Why climate change hits some communities harder than others

Gov. Andy Beshear told CNN’s Jim Sciutto on Tuesday that the water “washes some people miles away from where they are” and that it “will take weeks for everyone to be held accountable” “.

However, the floods revealed a wider truth: Low-income communities and communities of color bear the brunt of the climate crisis.

Dirk Arndt, director of climate science and services at NOAA’s National Center for Environmental Information, recently highlighted the uneven effects of climate change.

“There are a lot of images this week of people being rescued from high water. I’ve worked in emergencies (management) for 10 years and it’s a fact: they never pull people out of their homes in wealthy communities. Once you see it, you won’t be seen” Arndt tweeted last Thursday.
“In the context of our changing climate, large weather, particularly flash floods, aggressively target vulnerable and under-informed people,” he added.

Sixteen Kentucky deaths occurred in Knott County, according to the governor’s office on Monday. Seven people were killed in Breathitt County, two in Clay County, two in Letcher County and three in Perry County.

These five counties are among the poorest in the country, according to the 2020 U.S. Census.

“The reality is that when the creek gushed out on its banks, they almost always found people who were already living on the fringes, whether those were people in manufactured or mobile homes, or those living in the floodplain. The people in the house,” Arndt told CNN. “We saw it last week in eastern Kentucky. We saw it in our hometown of western North Carolina last summer.”

It’s a relentless theme, experts say: Flash floods in particular have hit already vulnerable communities hard. To help combat climate-related disasters, we must treat disaster mitigation as a long-term goal, not a short-term one.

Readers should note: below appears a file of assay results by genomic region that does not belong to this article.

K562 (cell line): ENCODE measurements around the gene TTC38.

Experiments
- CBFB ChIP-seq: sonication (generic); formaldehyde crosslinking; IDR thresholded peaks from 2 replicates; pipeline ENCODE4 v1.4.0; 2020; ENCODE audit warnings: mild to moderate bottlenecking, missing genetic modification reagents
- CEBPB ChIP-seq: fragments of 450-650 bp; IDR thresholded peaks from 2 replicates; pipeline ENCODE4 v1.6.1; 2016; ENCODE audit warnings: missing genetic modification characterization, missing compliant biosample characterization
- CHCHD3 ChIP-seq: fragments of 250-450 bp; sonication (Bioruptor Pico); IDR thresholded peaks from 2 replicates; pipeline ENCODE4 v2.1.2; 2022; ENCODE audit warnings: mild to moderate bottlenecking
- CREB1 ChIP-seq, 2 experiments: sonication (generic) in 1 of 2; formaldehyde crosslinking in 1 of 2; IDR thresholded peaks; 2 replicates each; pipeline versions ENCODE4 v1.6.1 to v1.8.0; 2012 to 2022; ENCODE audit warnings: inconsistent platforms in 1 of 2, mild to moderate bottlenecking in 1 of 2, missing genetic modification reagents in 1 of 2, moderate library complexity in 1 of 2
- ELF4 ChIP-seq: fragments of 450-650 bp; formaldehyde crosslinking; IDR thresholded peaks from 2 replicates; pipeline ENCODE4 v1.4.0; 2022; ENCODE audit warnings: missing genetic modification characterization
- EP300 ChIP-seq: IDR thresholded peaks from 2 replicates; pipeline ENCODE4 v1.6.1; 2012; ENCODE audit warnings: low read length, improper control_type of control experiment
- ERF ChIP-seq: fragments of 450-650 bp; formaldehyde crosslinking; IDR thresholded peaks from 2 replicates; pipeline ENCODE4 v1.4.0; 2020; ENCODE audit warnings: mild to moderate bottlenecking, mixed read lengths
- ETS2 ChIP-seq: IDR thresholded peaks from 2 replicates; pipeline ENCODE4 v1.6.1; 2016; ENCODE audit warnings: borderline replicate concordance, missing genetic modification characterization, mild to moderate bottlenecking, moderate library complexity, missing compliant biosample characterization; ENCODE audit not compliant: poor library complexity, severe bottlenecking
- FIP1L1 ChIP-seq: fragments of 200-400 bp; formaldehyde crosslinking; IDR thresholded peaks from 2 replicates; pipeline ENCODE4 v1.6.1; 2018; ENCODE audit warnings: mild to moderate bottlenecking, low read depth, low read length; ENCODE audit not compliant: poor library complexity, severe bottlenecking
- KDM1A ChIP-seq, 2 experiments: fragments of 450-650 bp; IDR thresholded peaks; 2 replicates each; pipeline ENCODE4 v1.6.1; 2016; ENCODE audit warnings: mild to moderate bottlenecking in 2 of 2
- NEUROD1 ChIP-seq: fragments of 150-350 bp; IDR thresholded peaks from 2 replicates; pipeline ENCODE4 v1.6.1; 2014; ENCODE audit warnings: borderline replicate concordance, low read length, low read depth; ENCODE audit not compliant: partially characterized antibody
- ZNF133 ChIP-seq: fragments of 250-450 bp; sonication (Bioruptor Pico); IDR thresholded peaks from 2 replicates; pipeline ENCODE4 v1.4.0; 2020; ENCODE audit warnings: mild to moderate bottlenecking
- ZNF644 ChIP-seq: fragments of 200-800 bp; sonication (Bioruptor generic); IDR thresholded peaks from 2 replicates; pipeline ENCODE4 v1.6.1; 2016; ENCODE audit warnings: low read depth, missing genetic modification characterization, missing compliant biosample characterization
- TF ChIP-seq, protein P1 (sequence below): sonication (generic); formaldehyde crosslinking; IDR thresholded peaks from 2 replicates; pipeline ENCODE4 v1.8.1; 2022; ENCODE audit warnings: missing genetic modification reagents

Growth pushes disadvantaged groups to the edge

Samantha Montano, assistant professor of emergency management at the Massachusetts Maritime Academy and author of the 2021 book, said the climate crisis is hitting some communities harder than others for several reasons.Disaster Science: Messages from the Front Lines of the Climate Crisis. “

On the one hand, over the course of decades, low-income communities and communities of color have built themselves up in places that are more vulnerable to extreme weather events.

“As cities expand, certain groups are often pushed into swamps, bays or other high-risk areas,” Montano told CNN.

Infrastructure also played a role. Low-income communities tend to have far less infrastructure investment, which in turn becomes more vulnerable.

“So, when there is Yes When heavy rains or other disasters strike, infrastructure cannot withstand these impacts as much as newer infrastructure in wealthier communities,” Montano continued.

A resident in Flagstaff, Arizona, works to protect his home from floodwaters that turned a dead end into a small lake on July 27, 2022.